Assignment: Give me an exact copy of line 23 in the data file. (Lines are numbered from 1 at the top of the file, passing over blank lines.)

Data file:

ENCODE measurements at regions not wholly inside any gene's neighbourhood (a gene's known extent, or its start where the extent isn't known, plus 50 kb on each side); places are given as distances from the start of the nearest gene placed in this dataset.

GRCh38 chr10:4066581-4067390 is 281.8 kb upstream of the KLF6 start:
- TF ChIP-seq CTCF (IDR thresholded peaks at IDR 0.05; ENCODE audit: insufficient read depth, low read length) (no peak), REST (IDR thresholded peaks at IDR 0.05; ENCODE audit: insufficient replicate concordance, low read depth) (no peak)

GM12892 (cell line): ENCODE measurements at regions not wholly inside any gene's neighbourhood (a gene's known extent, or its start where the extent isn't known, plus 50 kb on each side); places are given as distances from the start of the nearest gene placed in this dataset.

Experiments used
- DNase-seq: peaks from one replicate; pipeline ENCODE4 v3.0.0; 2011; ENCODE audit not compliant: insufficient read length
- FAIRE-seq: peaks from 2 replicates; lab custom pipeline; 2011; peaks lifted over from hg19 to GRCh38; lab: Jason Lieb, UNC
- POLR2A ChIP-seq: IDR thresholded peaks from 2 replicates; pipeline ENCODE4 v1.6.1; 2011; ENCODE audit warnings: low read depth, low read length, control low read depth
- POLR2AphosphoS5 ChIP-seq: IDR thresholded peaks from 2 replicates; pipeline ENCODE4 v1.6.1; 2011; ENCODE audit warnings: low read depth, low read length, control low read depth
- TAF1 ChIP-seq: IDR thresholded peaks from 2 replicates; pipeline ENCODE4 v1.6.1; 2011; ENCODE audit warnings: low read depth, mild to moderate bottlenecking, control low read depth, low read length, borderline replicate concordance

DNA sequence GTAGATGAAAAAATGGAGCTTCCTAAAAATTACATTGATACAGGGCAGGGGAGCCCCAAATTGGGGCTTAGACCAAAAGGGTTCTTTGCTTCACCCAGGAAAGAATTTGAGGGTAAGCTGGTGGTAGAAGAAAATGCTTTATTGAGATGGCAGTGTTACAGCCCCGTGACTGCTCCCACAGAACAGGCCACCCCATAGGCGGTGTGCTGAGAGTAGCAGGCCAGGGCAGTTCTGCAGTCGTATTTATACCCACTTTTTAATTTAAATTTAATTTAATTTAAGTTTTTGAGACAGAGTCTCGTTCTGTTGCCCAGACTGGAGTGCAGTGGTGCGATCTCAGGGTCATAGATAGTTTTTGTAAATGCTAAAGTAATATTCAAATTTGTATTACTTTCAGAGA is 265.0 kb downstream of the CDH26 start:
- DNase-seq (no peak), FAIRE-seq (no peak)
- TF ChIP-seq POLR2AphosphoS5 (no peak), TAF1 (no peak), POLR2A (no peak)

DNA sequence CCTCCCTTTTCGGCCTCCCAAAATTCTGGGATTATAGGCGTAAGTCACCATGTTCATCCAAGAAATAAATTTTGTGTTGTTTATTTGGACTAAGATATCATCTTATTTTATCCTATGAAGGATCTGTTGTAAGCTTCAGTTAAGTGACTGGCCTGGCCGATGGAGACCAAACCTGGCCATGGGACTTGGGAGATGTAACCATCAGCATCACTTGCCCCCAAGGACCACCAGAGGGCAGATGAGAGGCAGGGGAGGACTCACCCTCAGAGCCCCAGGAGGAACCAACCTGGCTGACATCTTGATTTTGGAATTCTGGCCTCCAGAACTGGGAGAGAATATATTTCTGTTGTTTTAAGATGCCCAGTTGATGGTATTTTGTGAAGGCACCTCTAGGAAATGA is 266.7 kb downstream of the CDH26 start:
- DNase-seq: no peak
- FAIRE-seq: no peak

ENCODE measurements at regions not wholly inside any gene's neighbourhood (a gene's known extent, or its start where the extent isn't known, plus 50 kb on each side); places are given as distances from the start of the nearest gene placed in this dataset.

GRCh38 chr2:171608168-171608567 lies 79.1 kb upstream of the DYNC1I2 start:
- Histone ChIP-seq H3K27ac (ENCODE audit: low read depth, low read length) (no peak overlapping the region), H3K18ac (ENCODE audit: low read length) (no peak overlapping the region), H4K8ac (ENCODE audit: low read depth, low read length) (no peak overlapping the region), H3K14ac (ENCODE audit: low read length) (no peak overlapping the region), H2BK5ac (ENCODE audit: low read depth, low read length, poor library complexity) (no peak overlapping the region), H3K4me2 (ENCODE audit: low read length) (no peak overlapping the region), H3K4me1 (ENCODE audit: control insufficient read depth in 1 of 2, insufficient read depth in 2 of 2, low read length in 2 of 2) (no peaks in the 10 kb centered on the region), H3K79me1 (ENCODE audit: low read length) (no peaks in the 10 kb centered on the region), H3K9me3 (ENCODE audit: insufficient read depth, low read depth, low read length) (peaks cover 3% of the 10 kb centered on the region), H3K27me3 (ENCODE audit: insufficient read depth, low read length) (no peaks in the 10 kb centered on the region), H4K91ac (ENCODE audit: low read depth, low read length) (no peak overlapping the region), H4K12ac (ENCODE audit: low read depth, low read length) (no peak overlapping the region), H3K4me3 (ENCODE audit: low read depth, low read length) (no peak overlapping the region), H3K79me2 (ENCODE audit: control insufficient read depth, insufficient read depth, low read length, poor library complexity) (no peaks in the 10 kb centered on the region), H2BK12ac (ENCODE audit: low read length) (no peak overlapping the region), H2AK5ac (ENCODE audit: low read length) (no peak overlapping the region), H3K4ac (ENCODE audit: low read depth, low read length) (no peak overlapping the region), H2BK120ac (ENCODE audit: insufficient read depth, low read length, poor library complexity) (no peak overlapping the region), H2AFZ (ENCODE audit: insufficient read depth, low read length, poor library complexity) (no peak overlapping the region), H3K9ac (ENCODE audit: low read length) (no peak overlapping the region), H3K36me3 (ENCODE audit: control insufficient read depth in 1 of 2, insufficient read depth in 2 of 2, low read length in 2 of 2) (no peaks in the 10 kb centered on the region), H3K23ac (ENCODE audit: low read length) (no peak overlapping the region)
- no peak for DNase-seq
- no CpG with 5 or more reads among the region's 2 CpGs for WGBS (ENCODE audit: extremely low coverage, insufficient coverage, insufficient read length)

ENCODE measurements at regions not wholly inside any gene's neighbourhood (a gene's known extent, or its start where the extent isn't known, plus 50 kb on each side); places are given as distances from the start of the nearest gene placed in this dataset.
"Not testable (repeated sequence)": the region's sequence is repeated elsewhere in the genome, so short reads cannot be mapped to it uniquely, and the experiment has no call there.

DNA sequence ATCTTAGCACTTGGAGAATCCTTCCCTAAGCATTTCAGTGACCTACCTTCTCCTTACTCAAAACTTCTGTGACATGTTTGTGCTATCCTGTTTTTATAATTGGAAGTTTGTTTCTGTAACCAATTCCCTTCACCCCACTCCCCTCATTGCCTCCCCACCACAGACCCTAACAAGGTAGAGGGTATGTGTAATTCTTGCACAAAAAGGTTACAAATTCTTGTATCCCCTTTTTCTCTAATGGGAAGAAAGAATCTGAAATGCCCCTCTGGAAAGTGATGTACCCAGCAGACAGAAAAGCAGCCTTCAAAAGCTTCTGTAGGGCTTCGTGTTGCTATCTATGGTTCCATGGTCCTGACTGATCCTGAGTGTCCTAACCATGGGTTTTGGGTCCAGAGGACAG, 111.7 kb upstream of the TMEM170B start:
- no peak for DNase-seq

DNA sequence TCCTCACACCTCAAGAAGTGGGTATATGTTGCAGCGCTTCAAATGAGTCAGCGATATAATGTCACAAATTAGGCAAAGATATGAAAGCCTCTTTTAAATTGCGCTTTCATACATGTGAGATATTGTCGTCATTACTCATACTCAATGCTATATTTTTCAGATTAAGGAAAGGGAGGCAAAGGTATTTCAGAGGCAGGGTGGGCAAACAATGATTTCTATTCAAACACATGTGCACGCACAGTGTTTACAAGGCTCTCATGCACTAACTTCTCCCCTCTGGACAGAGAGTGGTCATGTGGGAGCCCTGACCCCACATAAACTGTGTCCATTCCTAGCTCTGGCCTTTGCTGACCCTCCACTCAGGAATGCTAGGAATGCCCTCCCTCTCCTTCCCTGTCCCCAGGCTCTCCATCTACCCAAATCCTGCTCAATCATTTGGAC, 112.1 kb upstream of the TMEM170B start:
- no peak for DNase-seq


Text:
"Not testable (repeated sequence)": the region's sequence is repeated elsewhere in the genome, so short reads cannot be mapped to it uniquely, and the experiment has no call there.